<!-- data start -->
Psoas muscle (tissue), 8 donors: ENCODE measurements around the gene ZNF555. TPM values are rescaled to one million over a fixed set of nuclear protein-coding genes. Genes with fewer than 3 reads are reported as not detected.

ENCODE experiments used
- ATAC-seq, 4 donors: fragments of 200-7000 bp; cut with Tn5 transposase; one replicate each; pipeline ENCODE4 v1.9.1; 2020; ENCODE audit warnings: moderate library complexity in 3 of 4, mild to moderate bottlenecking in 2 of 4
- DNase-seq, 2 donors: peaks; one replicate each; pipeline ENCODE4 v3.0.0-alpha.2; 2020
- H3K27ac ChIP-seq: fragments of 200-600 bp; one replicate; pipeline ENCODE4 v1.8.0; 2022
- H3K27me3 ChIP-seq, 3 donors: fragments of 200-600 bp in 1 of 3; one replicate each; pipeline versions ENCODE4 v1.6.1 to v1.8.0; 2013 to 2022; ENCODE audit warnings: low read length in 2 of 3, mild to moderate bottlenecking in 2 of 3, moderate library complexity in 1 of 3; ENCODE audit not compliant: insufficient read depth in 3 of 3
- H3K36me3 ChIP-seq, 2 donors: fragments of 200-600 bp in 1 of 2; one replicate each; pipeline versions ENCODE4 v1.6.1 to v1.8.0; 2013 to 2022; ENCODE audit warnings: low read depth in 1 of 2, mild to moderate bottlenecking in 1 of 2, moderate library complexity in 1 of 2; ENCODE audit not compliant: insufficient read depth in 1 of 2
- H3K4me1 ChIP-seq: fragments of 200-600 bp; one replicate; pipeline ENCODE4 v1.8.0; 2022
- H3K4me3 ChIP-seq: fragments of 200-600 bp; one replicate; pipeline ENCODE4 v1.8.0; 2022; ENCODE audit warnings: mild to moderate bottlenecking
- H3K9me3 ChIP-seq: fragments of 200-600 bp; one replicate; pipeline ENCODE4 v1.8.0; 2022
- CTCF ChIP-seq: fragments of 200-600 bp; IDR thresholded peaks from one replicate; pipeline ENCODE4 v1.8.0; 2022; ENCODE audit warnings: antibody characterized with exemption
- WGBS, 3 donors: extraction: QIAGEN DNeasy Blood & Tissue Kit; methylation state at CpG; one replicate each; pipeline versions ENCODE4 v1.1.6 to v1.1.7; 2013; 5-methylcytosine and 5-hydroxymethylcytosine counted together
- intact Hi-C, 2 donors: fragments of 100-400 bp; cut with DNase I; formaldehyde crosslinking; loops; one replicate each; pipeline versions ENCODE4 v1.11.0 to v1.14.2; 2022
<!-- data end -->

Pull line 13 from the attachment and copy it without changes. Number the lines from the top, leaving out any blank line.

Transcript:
- intact Hi-C, 2 donors: fragments of 100-400 bp; cut with DNase I; formaldehyde crosslinking; loops; one replicate each; pipeline versions ENCODE4 v1.11.0 to v1.14.2; 2022